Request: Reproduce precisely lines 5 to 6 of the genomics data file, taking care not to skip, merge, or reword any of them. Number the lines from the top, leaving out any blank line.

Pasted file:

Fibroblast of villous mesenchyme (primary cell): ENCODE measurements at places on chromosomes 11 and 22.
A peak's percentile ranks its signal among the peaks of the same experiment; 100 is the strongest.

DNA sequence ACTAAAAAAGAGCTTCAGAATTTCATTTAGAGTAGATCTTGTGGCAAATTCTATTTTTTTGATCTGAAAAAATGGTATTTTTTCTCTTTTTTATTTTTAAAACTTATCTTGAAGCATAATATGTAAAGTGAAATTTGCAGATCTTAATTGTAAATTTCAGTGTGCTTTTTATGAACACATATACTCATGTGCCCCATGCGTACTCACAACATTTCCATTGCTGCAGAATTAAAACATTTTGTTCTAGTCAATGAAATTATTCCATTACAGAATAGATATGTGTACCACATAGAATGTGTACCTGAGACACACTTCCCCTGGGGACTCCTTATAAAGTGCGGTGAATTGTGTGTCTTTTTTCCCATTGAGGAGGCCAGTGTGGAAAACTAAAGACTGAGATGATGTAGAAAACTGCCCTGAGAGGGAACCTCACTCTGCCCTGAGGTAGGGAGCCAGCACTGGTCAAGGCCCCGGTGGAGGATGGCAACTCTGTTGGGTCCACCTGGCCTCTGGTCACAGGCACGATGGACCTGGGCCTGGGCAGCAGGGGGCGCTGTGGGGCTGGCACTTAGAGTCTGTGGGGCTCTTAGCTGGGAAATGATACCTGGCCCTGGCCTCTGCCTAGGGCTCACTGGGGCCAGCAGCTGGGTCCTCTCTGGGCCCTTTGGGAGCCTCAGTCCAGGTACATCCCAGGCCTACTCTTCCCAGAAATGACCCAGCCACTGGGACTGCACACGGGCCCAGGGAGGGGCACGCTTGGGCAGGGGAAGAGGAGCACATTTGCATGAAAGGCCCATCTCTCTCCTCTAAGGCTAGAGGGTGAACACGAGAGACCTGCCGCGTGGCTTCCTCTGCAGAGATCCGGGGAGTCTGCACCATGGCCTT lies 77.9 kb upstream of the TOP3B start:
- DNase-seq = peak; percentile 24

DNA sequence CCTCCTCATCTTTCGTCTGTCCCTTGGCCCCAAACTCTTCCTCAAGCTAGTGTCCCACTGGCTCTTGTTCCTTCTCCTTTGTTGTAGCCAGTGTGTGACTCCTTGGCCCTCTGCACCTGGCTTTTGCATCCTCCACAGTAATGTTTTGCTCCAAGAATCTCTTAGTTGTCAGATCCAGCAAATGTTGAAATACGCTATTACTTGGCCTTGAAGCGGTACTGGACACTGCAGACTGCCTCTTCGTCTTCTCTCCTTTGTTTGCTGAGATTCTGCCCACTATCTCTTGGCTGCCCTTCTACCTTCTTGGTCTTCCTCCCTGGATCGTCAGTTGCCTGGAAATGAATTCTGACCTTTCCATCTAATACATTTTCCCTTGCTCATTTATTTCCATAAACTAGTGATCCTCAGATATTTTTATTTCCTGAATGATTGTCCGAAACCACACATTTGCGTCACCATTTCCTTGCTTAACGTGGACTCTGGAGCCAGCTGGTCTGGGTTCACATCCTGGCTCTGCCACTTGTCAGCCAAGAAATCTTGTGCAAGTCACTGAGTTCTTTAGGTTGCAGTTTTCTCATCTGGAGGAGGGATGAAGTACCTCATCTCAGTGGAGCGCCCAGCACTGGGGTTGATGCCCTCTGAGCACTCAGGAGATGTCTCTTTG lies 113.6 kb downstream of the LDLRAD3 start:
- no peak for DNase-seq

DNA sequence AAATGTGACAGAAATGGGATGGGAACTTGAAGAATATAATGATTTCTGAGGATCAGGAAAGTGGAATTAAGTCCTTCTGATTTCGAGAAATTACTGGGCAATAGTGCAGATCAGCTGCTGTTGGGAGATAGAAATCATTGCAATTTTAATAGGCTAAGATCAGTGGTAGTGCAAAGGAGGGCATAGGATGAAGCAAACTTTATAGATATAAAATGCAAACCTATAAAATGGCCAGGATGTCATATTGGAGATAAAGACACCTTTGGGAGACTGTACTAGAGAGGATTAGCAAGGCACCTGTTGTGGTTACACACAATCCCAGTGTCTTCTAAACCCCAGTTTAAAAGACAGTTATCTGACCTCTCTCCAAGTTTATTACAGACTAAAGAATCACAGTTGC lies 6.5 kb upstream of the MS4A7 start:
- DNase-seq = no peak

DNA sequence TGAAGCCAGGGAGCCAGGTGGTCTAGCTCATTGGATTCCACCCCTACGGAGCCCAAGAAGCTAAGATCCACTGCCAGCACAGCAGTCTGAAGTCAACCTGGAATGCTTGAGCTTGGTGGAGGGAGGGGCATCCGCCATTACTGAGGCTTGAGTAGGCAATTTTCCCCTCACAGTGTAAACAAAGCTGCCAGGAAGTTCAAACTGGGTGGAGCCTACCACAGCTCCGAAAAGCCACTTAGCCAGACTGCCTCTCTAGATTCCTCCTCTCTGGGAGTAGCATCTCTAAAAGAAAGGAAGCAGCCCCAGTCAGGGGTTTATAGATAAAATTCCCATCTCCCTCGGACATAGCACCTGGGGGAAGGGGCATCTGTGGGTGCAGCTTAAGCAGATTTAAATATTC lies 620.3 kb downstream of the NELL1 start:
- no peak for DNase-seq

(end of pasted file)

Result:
DNA sequence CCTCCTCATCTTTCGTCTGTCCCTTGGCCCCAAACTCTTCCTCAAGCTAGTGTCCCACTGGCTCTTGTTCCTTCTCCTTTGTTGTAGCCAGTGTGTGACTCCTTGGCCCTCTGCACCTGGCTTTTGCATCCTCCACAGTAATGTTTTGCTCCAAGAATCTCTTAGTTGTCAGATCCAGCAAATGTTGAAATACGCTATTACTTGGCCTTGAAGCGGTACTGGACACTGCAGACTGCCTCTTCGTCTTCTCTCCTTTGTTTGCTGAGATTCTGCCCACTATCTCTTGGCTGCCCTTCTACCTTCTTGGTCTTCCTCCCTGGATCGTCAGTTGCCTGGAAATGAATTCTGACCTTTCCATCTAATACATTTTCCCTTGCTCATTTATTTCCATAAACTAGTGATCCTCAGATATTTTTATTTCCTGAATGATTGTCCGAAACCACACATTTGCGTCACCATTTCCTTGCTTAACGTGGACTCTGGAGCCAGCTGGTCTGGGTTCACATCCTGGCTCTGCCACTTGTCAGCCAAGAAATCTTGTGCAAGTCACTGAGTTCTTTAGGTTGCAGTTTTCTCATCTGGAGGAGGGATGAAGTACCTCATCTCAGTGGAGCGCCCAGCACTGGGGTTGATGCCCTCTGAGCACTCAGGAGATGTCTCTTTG lies 113.6 kb downstream of the LDLRAD3 start:
- no peak for DNase-seq